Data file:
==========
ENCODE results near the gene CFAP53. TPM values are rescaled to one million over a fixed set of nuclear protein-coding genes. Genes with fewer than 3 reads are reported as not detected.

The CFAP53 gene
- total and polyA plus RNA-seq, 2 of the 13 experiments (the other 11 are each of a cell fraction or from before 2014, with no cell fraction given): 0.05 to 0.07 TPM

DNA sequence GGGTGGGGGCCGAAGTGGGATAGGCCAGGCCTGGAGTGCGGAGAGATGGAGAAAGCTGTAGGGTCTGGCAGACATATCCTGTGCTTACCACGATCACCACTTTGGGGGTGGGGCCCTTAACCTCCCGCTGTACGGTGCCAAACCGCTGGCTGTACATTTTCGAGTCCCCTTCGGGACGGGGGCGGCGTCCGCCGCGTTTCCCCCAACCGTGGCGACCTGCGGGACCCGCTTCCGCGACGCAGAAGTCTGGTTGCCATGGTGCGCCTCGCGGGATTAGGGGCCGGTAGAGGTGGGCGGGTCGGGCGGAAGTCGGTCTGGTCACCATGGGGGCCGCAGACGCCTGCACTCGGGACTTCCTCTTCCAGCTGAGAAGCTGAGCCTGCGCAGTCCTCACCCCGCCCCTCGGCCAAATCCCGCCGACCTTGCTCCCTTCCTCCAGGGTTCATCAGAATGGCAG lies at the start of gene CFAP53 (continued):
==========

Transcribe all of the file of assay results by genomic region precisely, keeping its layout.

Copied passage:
ENCODE results near the gene CFAP53. TPM values are rescaled to one million over a fixed set of nuclear protein-coding genes. Genes with fewer than 3 reads are reported as not detected.

The CFAP53 gene
- total and polyA plus RNA-seq, 2 of the 13 experiments (the other 11 are each of a cell fraction or from before 2014, with no cell fraction given): 0.05 to 0.07 TPM

DNA sequence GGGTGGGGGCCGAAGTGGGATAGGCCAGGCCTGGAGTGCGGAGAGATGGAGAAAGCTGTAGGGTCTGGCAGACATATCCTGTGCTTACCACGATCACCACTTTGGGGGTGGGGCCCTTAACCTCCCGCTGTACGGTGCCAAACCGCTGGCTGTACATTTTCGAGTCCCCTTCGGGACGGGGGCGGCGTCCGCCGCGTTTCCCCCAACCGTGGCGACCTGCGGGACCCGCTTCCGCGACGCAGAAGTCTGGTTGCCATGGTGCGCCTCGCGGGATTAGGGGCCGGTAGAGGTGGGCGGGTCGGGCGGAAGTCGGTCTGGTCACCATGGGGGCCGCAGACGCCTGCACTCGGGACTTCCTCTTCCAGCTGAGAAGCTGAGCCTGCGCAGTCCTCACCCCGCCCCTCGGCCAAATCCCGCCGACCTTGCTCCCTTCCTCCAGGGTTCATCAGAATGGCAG lies at the start of gene CFAP53 (continued):